- Green Growth
- Your Consultant
|Application image of Microchip's new PIC16F18446 family of microcontrollers|
The new PIC16F18446 family of microcontrollers are ideal components for use in sensor nodes.
Designed with flexibility in mind, PIC16F18446 and its integrated Analogue-to-Digital Converter with Computation (ADCC) runs from 1.8V to 5V, providing compatibility with the majority of both analogue output sensors and digital sensors.
The 12-bit ADCC does its filtering autonomously, providing more accurate analogue sensor readings and ultimately higher-quality end-user data.
Because the ADCC has the ability to wake the core only when needed, instead of on a pre-determined schedule, the power consumption of the system is lowered, making this MCU ideal for battery-powered applications.
This power saving capability also enables sensor nodes to run on small batteries, decreasing end-user maintenance costs and the overall design footprint.
The introduction of the ATmega4809 brings a new series of megaAVR® microcontrollers that were designed to create highly-responsive command and control applications.
|Application image of Microchip's new ATmega4809 family of microcontroller|
The processing power of the integrated high-speed Analogue-to-Digital Converter (ADC) enables faster conversion of analogue signals resulting in deterministic system responses.
As the first megaAVR device to include Core Independent Peripherals (CIPs), the ATmega4809 can execute tasks in hardware instead of through software.
This decreases the amount of code and can tremendously reduce software efforts for faster time to market.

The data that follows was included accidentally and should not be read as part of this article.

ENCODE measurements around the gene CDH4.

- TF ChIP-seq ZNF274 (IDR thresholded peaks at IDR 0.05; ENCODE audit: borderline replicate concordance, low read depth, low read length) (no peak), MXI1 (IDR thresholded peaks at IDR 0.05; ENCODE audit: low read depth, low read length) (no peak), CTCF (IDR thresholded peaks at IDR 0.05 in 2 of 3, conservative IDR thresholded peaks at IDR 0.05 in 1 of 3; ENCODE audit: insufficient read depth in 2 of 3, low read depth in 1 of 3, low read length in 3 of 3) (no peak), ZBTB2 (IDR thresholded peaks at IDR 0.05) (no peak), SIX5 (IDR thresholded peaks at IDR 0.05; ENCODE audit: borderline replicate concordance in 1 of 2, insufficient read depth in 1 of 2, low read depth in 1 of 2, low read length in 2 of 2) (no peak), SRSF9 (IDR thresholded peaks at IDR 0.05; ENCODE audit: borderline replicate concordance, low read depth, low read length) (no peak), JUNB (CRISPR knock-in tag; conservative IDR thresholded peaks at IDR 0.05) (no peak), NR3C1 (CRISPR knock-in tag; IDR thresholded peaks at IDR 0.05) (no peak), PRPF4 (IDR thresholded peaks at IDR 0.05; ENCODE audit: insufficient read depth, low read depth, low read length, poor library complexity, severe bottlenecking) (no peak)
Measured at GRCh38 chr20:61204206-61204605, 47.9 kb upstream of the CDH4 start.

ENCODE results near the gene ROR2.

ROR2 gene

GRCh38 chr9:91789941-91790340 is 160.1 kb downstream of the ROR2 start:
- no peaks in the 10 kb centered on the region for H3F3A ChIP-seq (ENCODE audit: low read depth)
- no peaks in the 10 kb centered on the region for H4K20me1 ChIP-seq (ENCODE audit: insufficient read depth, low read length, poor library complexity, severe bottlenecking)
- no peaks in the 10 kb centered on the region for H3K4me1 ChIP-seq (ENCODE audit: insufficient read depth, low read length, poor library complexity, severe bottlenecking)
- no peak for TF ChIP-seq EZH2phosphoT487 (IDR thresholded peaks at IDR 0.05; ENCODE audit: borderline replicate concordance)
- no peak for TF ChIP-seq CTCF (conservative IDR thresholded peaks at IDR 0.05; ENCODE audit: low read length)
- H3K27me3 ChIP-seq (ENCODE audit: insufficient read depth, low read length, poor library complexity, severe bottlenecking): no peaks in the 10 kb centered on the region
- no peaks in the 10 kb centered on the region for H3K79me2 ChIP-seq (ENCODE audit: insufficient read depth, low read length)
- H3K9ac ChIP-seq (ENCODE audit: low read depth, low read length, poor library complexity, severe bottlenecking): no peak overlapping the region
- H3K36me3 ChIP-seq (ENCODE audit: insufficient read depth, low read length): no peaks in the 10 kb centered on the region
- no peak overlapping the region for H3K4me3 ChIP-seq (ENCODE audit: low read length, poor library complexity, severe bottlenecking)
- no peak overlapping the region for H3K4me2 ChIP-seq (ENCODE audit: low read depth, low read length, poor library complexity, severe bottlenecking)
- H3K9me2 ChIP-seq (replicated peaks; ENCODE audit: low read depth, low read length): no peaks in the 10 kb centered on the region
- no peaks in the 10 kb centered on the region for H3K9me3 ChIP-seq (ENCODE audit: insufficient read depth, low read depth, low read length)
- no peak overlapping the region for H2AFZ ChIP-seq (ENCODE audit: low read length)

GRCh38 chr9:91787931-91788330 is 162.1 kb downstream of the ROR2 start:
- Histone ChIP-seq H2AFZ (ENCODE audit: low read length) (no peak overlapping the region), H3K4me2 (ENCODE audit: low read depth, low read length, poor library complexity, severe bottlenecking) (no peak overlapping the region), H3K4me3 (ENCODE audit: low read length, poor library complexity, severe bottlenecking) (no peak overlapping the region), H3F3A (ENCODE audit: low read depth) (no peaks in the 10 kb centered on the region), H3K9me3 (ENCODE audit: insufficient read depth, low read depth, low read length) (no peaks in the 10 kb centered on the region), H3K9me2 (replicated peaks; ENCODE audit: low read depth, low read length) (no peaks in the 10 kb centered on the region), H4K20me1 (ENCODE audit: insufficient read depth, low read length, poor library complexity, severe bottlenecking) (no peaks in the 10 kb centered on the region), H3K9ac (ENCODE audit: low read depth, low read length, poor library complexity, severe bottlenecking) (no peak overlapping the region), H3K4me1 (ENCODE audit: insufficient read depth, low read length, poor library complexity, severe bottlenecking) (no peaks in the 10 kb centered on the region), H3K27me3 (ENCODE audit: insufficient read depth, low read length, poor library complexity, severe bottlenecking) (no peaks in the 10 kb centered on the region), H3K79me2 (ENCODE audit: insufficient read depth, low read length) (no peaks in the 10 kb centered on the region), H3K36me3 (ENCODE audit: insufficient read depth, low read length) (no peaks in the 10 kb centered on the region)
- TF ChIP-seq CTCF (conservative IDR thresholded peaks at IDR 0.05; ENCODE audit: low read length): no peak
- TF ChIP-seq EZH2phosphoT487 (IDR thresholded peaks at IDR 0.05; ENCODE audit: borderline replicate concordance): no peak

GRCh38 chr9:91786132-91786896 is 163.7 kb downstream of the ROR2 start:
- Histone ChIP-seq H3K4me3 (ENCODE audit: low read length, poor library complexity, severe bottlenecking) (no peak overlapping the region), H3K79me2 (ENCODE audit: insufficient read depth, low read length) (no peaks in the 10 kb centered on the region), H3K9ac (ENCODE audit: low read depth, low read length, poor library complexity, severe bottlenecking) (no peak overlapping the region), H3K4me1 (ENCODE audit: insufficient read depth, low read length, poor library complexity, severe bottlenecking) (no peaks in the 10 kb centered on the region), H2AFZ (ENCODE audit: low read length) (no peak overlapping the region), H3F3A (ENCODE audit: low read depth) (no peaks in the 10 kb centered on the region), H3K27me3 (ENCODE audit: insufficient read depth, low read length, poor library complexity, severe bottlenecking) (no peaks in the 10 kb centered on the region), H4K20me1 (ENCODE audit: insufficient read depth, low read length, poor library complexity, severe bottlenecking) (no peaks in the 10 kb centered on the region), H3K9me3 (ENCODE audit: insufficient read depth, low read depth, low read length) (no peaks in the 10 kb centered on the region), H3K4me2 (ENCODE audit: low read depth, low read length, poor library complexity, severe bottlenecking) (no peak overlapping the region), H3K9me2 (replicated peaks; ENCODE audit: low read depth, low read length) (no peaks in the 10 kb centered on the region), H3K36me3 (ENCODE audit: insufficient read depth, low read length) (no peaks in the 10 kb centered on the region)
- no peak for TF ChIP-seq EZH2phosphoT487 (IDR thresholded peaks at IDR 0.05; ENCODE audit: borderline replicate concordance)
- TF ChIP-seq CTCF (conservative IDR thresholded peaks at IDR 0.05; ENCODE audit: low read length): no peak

The ATmega4809 can also be added to a system to offload functions from more complex microprocessor (MPU)-based designs. By using CIPs to execute command and control tasks in the MCU instead of the MPU, the risk of delayed responses is decreased, resulting in a better end-user experience.
The ATmega4809 has been selected to be the onboard microcontroller of a next-generation Arduino board.
The addition of the ATmega4809 to this board allows developers to spend less time coding and more time creating. The hardware-based CIPs enable the creation of designs which are more efficient, while making the transition from project to production-ready easier than ever before.
“The adoption of the ATmega4809 in the next-generation Arduino board strengthens our partnership and brings the benefits of CIPs and Intelligent Analogue to the Arduino platform,” said Steve Drehobl, vice president of Microchip’s 8-bit MCU business unit.
The new PIC16F18446 microcontrollers are compatible with MPLAB PICkit™ 4 (PG164140), Microchip’s latest in-circuit tool for low-cost programming and debugging.
The Curiosity development board (DM164137), a feature-rich rapid prototyping board, can also be used to start development with these MCUs.
Both development tools are supported by the MPLAB X Integrated Development Environment (IDE) and the cloud-based MPLAB Xpress IDE. Additionally, MPLAB Code Configurator (MCC), a free software plug-in, provides a graphical interface to configure peripherals and functions for any application.
Designers wanting to begin development immediately can download rapid-start code examples and order a complimentary MPLAB Xpress PIC16F18446 development board, available for a limited time.
The PIC16F18446 and ATmega4809 devices are available today in a variety of memory sizes, pin counts and package options in volume production quantities.
The MPLAB PICkit 4 programmer/debugger, the Curiosity development board and the ATmega4809 Xplained Pro evaluation kit are also available.